Domestic fires of electrical origin

1 incendie domestique sur 3 est d'origine électrique

Source: MMA

Non-compliant and non-renovated electrical installations, carelessness when using electrical appliances or lights, dangerous connections, overloaded sockets... one in three domestic fires is of electrical origin.

What causes electrical fires?

Electrical fires are often caused by overheating of electrical components that eventually ignite nearby objects or combustible materials.

According to the French National Observatory for Electrical Safety (ONSE), out of 27 million French homes, 7 million present risks of fire of electrical origin and 30% of them are considered particularly dangerous...
Every year, France has 200,000 house fires, 50,000 of which are of electrical origin:

  • 61% of these are related to electrical equipment in the home (household appliances, lighting, etc.).
  • 36% to fixed electrical installations (e.g. electrical switchboards, electrical cables, sockets, switches) or mobile installations (e.g. extension cords, power strips).
  • 3% to the electrical installations in the common areas of buildings or to the distribution of energy (electric meters, switchgear, etc.).

Checking the electrical installation of your home

If you live in a new house, there are normally no worries. Your electrical installation complies with the NFC 15-100 electrical standard.

On the other hand, if your home is old and the electrical installation has not been renovated, there are likely to be gaps, weaknesses or hazards, which may cause a fire to start.

Qu'est que la norme électrique NFC 15-100 ?

In concrete terms, the NFC 15-100 electrical standard regulates the electrical installation of a home, and imposes measures and equipment such as the installation of a GTL (Gaine Technique de Logement), protection of electrical circuits and the minimum equipment required in each room of the home. 

The risk of fire of electrical origin in relation to the age of the house

High risk for any dwelling built before 1974 (and not renovated since): the standard and control of electrical installations in dwellings built before that date were not mandatory. 
To a lesser extent, any dwelling built between 1974 and 1991: the regulations then changed in 1991 with the obligation to install a 30mA differential circuit breaker.

Of the 36.3 million French dwellings, 30.3 million are over 15 years old (83%).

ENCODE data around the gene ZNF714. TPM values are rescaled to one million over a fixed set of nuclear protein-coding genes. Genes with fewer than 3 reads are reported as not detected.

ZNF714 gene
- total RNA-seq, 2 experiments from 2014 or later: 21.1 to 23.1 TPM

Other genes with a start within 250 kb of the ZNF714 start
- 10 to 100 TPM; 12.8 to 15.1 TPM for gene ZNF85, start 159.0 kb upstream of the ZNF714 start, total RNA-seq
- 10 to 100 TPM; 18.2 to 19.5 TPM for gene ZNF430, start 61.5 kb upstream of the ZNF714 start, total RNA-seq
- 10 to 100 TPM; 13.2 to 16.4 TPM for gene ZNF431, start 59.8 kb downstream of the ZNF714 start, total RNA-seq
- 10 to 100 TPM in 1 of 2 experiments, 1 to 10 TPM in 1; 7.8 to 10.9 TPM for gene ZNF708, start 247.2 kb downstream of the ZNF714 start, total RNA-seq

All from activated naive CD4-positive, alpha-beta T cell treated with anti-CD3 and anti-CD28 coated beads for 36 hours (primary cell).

65% of the dwellings were built before 1986 and almost half of them were built before 1949.

Carry out a diagnosis of your electrical installation

The diagnosis of the state of the internal electricity installation provides information on the safety of electrical installations in the home. It aims to assess the risks that may compromise the safety of people and their property and focuses on 6 regulatory safety points.

What you need to know about the safety of older electrical housing

In dwellings over 15 years old, 2/3 of the electrical installations do not comply with at least one of the 6 regulatory safety points. These include:

  • 8 out of 10 dwellings have no or defective earthing.

  • 6 out of 10 dwellings have a poor equipotential bonding* or a non-compliant safety zone** in the bathrooms.

* The equipotential bonding connects all metal equipment that can conduct electricity to earth. It is intended to protect people against electric shocks.

** Water and electricity do not mix well, so zoning is essential to guarantee the safety of the bathroom. According to the NF C15-100/A2 standard, the bathroom is divided into four volumes, each with a specific type of electrical equipment.

Extension cords and other power strips - fire traps

How many French homes are "riddled" with extension cords and power strips? However, these handy accessories are also very dangerous. You should always consider them as temporary installations that are not intended to remain in place.  
If you use them, your fixed electrical installation is not adequate and it will be cheaper to have an electrician come and do some circuit modifications than to suffer the damage of a house fire.